Vergil’s, Aeneid: Not only a Literary Masterpiece, but also a Guideline for the Future of Rome’s GreatnessMatt Beller Professor Ned Johnson
30 June 2010
Vergil’s, Aeneid: Not only a Literary Masterpiece, but also a Guideline for the Future of Rome’s Greatness
If ever there was an author who could transcend the way people would view literature -- Vergil, and his epic poem, Aeneid, did just that. Vergil, living in ancient Rome, witnessed nearly twenty-years of civil war after the death of Julius Caesar that finally ended with Octavian Caesar’s defeat of Cleopatra and Marc Antony for the control of Rome and the end of The Roman Republic. In the epic poem Aeneid, we witness Vergil’s own perspectives on identity, humanity, and the social and political issues of the time. He attempts to grasp his readers’ attention by using detailed descriptions and by arousing his readers’ pity and fear. Vergil was not the only atypical writer of the time; his friend Horace also wrote famous works that are still known today. Both Vergil and Horace were the leading voices in the Golden Age of Roman literature. However, Vergil’s innovative methods in descriptions, diction, digressions, simile and his persistence in always giving the reader both sides of a story - made Vergil unmatched. French Critic, M. Pierron, maintains that “Virgil, if born 50 years earlier or later, would still have been Virgil – while Horace would not have been Horace any other time”(Reaveley 2-3). Meaning Vergil’s poetry was so unique, that he stands out as Rome’s greatest poet. Vergil was clearly influenced by Homer – as he modeled parts of Aeneid from Homer’s Illiad and Odyssey. Aeneid begins after the conclusion of the sack of Troy by the Greeks. The main character, Aeneas, fleeing the ruined Troy, goes on an elongated journey where he encounters both tragic and triumphant events until he eventually ends up in Italy to found Rome. Not only does Aeneid have historical significance, it also illustrates Vergil’s vision of a destiny for Rome.
In Aeneid, part of the author’s brilliance is shown by his ability to grasp his reader with his ingenious uses of poetic diction and simile. An example of such simile use is in Book VI: “It is easy to go down into Hell; Night and day, the gates of dark Death stand wide; but to climb back again, to retrace one's steps to the upper air - There's the rub, the task.” This verse is not only metaphoric; but, it also resembles the Romans’ trait of endurance. The Punic Wars with Carthage (about 150 years earlier) shows proof of that, as Rome was nearly defeated by Hannibal’s army, before rebounding and winning the war against Carthage. Although, some of Vergil’s diction use could be complex, he “used techniques of combination, operating for the most part with ordinary words” (Lyne 17-18). By doing that, even the simplest Roman could comprehend the writing.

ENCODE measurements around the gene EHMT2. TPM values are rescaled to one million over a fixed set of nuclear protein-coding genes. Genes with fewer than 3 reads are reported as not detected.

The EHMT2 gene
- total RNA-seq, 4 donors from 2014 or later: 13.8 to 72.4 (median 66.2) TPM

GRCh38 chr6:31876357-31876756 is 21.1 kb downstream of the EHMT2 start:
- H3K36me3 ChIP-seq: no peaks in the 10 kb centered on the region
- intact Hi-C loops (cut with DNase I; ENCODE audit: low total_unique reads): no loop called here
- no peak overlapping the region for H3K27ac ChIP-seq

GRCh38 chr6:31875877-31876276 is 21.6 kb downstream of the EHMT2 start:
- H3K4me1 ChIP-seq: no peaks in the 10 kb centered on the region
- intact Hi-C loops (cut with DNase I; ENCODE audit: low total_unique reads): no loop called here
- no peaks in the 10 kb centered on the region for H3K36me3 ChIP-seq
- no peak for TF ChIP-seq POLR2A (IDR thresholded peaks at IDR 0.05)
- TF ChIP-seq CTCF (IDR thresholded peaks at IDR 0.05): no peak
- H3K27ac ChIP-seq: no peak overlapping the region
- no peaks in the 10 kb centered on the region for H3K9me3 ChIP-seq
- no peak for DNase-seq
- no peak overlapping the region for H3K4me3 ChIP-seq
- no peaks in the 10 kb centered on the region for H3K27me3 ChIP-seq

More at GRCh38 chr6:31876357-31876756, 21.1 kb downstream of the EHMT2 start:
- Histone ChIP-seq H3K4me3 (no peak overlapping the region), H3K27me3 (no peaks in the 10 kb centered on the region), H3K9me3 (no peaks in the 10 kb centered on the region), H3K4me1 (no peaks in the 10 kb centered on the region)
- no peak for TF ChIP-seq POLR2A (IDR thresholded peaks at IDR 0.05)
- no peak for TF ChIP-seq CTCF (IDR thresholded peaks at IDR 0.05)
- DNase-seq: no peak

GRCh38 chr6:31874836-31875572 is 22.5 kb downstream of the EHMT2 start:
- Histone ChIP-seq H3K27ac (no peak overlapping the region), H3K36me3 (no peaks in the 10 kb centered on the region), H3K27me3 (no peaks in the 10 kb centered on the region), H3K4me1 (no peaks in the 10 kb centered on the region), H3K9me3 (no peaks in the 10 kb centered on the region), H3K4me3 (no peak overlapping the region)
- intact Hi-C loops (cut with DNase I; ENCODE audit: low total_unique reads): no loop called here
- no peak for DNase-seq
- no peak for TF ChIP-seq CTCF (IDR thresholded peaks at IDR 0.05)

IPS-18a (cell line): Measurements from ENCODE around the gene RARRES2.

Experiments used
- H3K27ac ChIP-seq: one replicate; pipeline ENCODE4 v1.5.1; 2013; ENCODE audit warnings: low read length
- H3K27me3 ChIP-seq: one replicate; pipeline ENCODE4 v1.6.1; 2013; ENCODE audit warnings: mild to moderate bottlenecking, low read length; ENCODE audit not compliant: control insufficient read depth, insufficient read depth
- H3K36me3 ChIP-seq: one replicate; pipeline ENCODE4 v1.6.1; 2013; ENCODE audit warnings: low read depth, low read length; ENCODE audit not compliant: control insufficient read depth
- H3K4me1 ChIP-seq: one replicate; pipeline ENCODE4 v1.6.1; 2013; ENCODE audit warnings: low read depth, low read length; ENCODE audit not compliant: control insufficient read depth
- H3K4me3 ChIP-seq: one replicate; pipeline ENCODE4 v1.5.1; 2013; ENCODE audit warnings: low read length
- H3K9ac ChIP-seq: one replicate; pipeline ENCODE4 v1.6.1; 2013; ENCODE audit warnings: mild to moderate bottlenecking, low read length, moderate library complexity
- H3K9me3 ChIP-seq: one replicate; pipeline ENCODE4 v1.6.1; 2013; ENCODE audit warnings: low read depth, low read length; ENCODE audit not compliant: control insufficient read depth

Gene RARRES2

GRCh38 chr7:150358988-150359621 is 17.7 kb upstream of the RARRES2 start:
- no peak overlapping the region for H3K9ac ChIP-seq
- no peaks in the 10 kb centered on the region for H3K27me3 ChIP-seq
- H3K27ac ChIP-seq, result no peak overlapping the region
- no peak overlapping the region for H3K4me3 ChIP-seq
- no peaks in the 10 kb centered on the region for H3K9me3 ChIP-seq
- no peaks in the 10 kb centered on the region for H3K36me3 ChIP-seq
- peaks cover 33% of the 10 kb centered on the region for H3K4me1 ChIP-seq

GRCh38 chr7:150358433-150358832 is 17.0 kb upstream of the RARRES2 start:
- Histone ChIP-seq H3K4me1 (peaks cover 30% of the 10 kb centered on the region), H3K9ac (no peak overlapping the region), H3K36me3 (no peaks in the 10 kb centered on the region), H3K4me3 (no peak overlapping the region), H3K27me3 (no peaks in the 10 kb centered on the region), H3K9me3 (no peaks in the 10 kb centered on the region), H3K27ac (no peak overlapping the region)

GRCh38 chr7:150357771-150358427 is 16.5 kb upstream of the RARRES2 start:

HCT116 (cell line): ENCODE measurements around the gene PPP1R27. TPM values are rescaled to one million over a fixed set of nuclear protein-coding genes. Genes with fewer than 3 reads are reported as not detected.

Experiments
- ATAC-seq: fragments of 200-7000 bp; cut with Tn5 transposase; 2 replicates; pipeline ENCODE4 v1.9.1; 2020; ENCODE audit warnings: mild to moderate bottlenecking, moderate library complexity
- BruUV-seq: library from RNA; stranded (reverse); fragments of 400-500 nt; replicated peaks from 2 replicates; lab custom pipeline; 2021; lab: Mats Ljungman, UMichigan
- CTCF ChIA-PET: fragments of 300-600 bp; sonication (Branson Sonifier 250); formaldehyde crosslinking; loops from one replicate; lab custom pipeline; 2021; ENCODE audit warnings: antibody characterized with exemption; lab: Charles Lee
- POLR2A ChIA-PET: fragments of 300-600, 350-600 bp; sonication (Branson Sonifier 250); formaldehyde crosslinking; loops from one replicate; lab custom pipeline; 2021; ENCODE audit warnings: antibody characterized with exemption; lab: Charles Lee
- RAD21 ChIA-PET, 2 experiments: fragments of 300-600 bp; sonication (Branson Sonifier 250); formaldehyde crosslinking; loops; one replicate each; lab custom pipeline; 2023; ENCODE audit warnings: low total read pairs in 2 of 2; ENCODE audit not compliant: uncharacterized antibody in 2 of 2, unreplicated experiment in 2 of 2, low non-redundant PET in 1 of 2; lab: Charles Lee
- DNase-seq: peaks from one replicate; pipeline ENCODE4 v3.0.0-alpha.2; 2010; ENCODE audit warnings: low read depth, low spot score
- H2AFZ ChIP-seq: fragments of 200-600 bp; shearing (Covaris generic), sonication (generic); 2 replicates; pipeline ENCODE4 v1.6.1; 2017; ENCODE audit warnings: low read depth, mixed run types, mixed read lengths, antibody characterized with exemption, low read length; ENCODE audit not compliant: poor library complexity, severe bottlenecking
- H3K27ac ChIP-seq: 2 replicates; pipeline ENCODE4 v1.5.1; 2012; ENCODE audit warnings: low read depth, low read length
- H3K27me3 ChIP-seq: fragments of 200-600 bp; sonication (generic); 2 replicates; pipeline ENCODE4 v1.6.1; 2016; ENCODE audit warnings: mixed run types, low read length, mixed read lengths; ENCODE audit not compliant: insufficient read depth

Vergil’s philosophical belief in showing two sides to everything is shown throughout the epic with every character. We feel love and hate for the Carthaginian queen, Dido. During Aeneas’ journey, the queen of the gods, Juno, tries everything in her power to destroy Aeneas and the Trojans. Juno causes a storm that sent Aeneas’s ship to the shores of Carthage, knowing that the Carthaginians were not welcoming to foreigners. The goddess of love, Venus, who is the mother of Aeneas, counters Juno’s attempts throughout the epic. In an attempt to secure the safety of her son, Venus sends a magical drink to Dido that causes Dido to fall in love with Aeneas, which causes “long droughts of love” (Vergil Book 4). Prior to this, Dido swore to stay faithful to her dead husband, but she was now unable to overcome the power of the gods. Early on we see a sentimental side to Dido, as she was quite welcoming to the Trojans. By now (book four), Dido is hopelessly in love with the Trojan hero, “a wound of inward fire eating her away” (Vergil Book 4). With his new relationship with Dido,...
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